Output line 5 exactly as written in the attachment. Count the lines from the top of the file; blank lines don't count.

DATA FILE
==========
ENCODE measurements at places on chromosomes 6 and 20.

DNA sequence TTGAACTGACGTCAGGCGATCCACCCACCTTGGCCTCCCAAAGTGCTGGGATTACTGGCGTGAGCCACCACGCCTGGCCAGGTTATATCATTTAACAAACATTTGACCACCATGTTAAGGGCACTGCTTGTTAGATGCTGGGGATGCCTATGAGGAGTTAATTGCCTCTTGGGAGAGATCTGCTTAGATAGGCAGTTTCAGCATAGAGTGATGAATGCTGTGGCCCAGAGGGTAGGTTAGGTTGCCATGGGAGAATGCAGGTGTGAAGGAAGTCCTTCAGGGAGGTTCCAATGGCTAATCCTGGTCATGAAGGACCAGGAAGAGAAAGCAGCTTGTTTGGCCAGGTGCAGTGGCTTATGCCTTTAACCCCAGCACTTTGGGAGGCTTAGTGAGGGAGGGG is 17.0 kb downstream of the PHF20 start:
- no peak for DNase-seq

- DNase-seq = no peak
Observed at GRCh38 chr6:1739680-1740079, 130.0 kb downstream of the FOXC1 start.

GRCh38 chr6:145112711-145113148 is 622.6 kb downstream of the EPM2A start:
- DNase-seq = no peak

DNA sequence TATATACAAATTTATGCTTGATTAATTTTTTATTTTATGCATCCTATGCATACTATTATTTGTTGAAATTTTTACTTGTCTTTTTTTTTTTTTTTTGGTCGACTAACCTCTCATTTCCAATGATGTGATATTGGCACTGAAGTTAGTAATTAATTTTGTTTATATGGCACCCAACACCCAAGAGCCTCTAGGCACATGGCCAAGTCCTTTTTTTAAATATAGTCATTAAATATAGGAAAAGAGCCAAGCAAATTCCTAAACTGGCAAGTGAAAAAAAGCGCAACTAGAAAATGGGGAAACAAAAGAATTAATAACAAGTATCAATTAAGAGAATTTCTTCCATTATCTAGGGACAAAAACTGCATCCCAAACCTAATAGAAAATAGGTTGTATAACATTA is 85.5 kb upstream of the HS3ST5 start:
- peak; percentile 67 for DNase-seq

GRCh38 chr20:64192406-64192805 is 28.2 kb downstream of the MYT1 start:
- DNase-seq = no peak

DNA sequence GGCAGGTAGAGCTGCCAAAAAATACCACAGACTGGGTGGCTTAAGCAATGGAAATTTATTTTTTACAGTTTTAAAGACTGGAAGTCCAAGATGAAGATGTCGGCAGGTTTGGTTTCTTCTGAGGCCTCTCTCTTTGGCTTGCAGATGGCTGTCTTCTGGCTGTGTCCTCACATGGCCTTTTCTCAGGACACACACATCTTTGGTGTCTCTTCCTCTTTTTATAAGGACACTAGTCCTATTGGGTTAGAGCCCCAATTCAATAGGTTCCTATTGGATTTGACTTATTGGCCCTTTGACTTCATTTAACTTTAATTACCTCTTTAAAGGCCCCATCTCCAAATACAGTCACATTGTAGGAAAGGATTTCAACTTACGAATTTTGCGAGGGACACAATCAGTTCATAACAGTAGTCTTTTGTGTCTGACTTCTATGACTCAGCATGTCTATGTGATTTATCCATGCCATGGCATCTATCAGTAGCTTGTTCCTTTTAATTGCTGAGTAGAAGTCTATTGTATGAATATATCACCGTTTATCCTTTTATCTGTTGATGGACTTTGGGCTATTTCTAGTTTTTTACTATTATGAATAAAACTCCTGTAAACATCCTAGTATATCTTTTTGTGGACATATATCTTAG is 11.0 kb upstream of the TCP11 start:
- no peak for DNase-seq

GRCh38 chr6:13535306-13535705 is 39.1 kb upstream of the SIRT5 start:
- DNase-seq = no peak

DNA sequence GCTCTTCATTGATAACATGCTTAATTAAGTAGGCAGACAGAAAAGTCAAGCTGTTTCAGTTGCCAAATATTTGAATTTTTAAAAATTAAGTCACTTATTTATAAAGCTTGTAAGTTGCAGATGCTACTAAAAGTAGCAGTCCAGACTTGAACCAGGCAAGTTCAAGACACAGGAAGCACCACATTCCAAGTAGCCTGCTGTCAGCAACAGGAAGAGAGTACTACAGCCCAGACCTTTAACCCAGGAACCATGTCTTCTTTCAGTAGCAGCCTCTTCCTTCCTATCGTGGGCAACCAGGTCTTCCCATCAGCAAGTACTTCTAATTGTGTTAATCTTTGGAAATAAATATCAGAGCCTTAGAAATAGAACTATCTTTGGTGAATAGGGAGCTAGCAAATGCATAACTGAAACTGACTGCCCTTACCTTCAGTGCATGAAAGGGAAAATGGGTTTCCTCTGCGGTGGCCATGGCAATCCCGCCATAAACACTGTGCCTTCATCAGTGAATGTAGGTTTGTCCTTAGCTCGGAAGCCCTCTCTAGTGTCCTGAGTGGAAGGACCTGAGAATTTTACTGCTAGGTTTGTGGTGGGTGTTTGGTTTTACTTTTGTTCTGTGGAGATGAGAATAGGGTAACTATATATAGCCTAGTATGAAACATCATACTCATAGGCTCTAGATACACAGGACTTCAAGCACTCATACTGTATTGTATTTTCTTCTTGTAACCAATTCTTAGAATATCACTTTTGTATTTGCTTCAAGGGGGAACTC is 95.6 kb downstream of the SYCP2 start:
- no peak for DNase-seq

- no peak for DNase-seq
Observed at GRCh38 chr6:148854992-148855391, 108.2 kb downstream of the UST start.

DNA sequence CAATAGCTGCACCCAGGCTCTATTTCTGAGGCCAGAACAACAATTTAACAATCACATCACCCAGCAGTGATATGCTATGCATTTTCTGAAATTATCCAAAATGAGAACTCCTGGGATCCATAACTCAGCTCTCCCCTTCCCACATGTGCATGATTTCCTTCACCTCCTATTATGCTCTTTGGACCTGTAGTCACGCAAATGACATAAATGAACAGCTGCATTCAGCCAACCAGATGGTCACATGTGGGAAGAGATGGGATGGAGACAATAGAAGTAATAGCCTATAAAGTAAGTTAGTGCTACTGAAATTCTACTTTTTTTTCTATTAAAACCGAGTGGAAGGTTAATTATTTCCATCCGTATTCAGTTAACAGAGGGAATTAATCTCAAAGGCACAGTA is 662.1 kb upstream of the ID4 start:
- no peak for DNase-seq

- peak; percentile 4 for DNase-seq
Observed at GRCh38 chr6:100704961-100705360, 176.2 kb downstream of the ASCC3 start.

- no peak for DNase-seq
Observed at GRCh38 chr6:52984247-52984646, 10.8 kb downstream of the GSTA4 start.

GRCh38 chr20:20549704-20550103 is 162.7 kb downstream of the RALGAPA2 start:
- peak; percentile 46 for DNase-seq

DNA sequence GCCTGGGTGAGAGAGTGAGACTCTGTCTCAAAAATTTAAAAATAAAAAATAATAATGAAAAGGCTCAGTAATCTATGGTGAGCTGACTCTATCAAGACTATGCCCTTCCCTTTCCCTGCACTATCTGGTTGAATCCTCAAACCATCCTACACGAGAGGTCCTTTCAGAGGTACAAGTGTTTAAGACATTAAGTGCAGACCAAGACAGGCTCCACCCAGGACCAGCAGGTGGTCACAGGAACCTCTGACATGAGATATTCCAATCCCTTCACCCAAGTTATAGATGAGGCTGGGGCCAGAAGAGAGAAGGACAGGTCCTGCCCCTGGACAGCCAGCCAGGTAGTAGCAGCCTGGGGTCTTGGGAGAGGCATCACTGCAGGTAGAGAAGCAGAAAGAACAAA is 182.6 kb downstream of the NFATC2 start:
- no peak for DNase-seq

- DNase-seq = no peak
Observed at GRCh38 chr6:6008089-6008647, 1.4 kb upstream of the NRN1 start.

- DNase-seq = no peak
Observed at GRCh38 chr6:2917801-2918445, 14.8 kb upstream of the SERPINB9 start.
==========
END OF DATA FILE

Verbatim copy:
Observed at GRCh38 chr6:1739680-1740079, 130.0 kb downstream of the FOXC1 start.